Board-specific support for the MVME162 was written by Steve Woodford.  
   
 ### Supported Hardware  
   
 The second generation [MVME162  
 family](http://mcg.motorola.com/cfm/templates/product.cfm?PageID=874&ProductID=2&PageTypeID=1)  
 and [MVME172  
 family](http://mcg.motorola.com/cfm/templates/product.cfm?PageID=954&ProductID=4&PageTypeID=1)  
 Single Board Computers are based on the MC68040/MC68LC040 and  
 MC68060/MC68LC060 microprocessors. These second generation SBCs offer  
 faster processors and additional on-board memory capability.  
   
 NetBSD/mvme68k 1.5 runs on Motorola MVME162 boards, with as little as  
 4MB of RAM (with the help of a VMEbus RAM card), though *8MB or more is  
 recommended*. NetBSD/mvme68k -current runs on Motorola MVME172 boards.  
   
 The major parts of the on-board MVME162 and MVME172 hardware are  
 supported:  
   
 -   Battery-backed real-time clock  
 -   Network interfaces  
     -   on-board Ethernet Intel i82596 controller  
   
 -   SCSI (most disks, tapes, CD-ROMs, etc)  
     -   on-board NCR 53c710 SCSI bus interface chip using DMA facilities  
         of the board supporting synchronous transfers up to 10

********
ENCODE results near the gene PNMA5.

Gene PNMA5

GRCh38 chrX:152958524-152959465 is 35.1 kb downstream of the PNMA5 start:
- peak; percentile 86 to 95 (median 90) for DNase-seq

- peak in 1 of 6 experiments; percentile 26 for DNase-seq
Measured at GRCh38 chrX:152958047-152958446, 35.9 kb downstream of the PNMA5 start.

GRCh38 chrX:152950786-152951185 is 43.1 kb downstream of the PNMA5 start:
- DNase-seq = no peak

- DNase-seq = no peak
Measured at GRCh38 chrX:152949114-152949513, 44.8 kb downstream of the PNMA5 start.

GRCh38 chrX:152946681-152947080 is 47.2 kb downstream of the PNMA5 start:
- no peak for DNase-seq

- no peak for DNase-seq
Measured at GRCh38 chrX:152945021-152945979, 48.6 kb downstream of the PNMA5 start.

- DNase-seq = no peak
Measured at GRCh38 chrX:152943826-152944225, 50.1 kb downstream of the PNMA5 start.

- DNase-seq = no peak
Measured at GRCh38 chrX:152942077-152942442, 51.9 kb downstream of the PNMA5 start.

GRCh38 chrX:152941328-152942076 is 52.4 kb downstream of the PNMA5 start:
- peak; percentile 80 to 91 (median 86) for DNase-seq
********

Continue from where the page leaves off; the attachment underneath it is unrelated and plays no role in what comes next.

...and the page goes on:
Mbytes/second.  
   
 -   Serial ports (RS232)  
     -   on-board Zilog Z85230 communications controllers  
     -   built-in console and tty01 - tty03, with speeds up to 38400 baud  
   
 -   VMEbus  
     -   all VMEbus boards supported by NetBSD's machine-independent  
         VMEbus framework. See /sys/dev/vme for details.  
   
 -   MEMC040 (onboard memory controllers)  
   
 The following on-board hardware is not yet directly supported by the  
 kernel:  
   
 -   NVRAM (reading and writing)  
 -   IP Controllers (Industry Pack sites)  
   
 ### Known Bugs for the MVME162 MVME172 boards:  
   
 -   None  
   
 MVME167 family  
 --------------  
   
 MVME177 family  
 --------------  
   
 Board-specific support for the MVME167 and MVME177 was written by Steve  
 Woodford.  
   
 ### Supported Hardware  
   
 The second generation [MVME167  
 family](http://mcg.motorola.com/cfm/templates/product.cfm?PageID=952&ProductID=3&PageTypeID=1)  
 and [MVME177  
 family](http://mcg.motorola.com/cfm/templates/product.cfm?PageID=955&ProductID=5&PageTypeID=1)  
 Single Board Computers are based on the MC68040 and MC68060  
 microprocessors. These second generation SBC offers a faster processor  
 and additional on-board memory capability.  
   
 NetBSD/mvme68k 1.4 runs on Motorola MVME167 boards, with as little as  
 8MB of RAM, though *16MB or more is recommended*. NetBSD/mvme68k  
 -current runs on Motorola MVME177 boards. Nearly all of the on-board  
 MVME167/MVME177 hardware is supported: